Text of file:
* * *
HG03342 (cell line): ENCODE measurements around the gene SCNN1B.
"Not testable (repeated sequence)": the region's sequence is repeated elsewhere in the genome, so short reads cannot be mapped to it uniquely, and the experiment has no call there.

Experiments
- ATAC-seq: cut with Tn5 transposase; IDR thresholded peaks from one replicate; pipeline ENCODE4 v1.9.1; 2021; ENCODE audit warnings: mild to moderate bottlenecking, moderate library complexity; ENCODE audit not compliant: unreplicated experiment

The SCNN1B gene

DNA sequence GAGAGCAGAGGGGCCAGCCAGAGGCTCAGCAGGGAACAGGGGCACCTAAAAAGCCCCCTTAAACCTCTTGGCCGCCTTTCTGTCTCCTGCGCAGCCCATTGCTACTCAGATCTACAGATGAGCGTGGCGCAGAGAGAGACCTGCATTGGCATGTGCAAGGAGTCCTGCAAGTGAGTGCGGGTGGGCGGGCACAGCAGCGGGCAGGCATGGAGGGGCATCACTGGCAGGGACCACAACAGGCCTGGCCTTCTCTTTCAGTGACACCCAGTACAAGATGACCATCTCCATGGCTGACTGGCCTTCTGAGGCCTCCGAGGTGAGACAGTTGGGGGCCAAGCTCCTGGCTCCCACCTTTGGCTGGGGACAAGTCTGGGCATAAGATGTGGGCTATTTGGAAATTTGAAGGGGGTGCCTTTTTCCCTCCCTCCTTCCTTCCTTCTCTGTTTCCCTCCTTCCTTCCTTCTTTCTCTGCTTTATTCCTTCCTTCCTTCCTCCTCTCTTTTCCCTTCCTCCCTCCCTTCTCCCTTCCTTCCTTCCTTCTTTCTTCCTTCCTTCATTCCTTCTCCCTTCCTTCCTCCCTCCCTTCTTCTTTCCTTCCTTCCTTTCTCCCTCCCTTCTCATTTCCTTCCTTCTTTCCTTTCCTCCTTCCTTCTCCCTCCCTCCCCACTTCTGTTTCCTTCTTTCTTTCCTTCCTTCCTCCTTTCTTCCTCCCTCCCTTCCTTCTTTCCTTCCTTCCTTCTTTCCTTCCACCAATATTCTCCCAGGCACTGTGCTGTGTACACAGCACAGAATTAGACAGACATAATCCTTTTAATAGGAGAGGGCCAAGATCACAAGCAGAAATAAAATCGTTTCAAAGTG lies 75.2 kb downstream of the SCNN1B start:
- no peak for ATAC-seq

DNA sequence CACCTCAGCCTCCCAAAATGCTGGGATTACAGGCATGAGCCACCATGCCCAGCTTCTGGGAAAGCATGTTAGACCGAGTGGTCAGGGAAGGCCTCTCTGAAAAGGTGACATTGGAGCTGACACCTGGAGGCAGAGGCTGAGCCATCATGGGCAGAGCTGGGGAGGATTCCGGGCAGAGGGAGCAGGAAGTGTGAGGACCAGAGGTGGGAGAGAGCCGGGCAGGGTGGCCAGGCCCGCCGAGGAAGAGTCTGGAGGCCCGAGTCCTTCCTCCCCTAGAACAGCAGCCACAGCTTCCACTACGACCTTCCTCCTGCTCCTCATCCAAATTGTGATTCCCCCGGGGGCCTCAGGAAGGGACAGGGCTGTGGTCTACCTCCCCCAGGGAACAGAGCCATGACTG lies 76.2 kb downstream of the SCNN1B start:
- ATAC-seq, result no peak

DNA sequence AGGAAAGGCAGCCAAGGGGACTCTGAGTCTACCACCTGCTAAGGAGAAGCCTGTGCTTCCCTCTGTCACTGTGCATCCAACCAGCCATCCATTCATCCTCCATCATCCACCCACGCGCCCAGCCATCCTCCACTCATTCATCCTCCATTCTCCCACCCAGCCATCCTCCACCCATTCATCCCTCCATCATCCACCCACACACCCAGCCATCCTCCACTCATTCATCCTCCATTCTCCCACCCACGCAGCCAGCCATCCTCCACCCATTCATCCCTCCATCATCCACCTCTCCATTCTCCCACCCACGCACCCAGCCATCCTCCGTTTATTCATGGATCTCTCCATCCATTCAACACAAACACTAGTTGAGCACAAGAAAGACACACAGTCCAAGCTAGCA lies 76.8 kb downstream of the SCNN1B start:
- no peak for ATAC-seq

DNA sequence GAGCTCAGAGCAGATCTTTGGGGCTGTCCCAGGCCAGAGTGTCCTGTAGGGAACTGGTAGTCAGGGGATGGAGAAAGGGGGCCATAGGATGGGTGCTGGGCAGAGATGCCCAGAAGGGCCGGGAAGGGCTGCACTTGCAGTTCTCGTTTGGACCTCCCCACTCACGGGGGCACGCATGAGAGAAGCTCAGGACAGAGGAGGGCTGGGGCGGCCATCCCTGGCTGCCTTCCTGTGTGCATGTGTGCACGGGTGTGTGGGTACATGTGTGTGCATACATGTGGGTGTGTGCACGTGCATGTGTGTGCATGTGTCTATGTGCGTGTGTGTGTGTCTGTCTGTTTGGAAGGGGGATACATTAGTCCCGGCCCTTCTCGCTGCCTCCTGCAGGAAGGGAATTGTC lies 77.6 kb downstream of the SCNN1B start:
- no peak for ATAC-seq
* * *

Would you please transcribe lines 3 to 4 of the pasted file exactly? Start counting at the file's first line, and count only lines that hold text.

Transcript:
Experiments
- ATAC-seq: cut with Tn5 transposase; IDR thresholded peaks from one replicate; pipeline ENCODE4 v1.9.1; 2021; ENCODE audit warnings: mild to moderate bottlenecking, moderate library complexity; ENCODE audit not compliant: unreplicated experiment